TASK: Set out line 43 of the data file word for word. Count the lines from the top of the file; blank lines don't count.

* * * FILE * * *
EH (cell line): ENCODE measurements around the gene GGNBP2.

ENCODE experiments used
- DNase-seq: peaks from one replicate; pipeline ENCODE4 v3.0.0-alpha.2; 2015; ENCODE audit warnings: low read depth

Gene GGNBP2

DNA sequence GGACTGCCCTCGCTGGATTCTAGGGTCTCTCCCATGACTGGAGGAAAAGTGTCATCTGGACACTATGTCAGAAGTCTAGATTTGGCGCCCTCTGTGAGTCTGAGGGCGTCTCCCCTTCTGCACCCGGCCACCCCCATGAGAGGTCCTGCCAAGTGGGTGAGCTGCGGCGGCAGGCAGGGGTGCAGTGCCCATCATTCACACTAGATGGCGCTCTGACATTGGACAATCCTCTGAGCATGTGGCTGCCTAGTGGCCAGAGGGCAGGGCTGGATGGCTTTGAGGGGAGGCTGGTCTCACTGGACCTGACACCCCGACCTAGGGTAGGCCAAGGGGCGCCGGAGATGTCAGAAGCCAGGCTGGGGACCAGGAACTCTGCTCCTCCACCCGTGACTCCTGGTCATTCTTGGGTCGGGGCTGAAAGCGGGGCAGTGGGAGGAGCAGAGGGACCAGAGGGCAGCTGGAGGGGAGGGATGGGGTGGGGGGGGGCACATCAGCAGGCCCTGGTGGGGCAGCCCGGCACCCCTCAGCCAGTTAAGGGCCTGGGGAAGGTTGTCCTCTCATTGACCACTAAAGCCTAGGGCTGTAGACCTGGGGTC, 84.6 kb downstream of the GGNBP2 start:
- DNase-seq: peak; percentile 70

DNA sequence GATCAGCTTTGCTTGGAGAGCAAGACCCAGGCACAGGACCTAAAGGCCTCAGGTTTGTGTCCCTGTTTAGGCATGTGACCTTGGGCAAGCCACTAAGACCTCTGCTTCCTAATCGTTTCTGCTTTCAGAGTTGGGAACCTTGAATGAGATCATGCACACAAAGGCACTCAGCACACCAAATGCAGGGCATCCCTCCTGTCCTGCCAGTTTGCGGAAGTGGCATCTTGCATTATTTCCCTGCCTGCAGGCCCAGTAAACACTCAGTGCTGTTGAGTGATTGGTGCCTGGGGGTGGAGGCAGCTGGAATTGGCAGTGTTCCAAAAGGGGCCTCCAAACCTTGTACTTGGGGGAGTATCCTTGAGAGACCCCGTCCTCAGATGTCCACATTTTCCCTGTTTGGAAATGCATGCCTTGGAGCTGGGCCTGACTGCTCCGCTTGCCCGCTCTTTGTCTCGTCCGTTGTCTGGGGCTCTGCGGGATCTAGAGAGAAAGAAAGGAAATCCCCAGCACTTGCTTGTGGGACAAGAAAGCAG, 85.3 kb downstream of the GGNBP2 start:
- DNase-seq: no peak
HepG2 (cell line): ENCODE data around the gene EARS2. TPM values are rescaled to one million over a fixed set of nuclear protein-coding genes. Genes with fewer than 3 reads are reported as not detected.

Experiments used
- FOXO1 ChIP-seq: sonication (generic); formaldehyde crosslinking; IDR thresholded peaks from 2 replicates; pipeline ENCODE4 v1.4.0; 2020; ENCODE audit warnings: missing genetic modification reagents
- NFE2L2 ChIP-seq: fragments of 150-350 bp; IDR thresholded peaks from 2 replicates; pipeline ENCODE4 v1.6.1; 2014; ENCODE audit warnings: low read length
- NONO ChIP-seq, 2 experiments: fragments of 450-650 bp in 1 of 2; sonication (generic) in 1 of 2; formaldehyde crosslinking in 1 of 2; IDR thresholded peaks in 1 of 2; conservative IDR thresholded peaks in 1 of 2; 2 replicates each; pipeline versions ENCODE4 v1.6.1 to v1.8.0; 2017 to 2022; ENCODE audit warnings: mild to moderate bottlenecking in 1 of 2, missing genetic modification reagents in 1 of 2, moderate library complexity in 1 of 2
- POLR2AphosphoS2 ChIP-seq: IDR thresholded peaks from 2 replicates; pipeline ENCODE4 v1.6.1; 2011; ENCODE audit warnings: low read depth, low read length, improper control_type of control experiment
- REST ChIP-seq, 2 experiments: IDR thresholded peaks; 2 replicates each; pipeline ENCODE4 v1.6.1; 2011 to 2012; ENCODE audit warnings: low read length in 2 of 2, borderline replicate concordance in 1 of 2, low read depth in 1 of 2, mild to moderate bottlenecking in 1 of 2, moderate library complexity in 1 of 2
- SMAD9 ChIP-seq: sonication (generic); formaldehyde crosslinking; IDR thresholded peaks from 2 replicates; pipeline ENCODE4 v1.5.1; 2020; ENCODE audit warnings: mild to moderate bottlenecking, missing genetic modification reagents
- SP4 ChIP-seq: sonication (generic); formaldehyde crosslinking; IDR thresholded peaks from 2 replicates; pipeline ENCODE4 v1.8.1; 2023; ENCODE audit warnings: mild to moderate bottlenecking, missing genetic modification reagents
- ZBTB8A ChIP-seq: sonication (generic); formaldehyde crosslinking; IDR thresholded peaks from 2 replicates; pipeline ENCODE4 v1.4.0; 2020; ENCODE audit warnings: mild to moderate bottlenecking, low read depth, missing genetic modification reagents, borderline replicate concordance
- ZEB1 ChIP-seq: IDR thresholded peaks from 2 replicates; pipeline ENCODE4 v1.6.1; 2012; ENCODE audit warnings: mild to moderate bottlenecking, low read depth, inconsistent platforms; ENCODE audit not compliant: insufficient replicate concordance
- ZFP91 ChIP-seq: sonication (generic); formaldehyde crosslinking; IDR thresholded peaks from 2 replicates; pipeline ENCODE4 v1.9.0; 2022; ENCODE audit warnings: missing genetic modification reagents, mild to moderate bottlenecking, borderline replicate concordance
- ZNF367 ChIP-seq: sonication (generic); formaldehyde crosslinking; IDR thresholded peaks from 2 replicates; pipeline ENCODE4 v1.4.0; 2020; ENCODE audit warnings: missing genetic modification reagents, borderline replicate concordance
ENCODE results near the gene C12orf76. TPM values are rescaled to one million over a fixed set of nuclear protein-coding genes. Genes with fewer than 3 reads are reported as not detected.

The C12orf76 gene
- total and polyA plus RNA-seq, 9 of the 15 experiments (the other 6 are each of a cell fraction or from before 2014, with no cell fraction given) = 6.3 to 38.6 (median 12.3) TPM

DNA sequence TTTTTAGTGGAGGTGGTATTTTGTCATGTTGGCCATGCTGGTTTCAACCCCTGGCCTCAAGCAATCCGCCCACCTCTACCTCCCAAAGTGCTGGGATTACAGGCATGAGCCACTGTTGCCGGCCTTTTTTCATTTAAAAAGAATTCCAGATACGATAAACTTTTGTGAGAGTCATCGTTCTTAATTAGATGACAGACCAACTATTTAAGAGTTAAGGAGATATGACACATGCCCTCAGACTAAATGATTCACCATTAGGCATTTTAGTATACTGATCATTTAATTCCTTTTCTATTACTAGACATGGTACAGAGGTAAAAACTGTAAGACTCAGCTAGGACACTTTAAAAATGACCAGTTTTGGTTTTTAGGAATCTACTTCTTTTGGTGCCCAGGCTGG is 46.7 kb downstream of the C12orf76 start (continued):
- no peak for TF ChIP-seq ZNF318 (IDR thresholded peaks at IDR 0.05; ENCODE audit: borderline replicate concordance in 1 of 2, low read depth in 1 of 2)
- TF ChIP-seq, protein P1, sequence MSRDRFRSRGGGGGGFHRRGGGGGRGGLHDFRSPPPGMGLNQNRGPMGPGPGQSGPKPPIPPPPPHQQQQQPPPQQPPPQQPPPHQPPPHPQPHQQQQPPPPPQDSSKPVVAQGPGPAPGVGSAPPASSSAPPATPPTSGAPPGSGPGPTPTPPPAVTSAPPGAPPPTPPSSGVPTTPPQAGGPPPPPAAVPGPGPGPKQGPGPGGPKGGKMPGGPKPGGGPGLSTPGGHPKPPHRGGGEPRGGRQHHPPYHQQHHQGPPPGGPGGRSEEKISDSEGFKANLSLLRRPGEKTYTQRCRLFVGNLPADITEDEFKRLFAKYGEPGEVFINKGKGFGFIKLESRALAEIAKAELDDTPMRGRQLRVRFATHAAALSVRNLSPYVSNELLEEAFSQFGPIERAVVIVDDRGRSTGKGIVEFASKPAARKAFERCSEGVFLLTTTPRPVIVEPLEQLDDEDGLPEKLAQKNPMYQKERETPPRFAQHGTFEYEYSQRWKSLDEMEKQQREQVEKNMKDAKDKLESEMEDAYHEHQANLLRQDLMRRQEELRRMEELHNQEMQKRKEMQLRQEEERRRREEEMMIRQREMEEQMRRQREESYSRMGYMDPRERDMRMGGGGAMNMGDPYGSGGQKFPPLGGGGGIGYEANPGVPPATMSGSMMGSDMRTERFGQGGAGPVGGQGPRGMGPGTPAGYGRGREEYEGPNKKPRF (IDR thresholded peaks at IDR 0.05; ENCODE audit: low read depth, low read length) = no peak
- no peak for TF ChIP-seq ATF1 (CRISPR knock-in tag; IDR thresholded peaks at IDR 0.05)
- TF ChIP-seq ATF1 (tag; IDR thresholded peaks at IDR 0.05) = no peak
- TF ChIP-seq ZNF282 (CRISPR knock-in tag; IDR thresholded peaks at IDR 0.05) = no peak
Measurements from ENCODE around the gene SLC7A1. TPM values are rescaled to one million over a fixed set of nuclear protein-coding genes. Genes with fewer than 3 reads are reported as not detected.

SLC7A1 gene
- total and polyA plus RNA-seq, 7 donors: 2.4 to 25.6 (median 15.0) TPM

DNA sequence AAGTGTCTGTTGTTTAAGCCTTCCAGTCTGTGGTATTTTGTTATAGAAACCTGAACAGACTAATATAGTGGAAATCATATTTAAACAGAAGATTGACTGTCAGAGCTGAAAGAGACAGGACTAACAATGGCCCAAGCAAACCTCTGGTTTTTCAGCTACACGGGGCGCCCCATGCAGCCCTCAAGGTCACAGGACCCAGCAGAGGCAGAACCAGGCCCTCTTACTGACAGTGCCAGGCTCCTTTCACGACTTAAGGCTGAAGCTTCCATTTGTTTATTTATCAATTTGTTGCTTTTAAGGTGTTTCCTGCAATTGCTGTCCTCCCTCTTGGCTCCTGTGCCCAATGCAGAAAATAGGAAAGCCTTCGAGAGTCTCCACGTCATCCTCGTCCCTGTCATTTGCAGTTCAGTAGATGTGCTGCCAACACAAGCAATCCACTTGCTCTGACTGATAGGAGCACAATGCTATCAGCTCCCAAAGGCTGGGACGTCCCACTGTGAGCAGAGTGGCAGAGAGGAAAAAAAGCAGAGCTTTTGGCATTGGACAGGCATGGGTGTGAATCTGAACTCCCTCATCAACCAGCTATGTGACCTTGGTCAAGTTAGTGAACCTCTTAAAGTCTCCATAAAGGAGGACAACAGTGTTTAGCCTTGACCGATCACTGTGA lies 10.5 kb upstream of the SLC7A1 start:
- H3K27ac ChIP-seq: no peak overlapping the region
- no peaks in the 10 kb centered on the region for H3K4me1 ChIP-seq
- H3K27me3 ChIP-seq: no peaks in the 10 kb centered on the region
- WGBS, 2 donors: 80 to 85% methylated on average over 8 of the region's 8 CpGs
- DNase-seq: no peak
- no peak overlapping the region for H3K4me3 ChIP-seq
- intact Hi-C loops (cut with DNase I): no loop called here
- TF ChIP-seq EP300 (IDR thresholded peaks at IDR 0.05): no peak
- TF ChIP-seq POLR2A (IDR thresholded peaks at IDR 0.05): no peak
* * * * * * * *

- TF ChIP-seq POLR2A (IDR thresholded peaks at IDR 0.05): no peak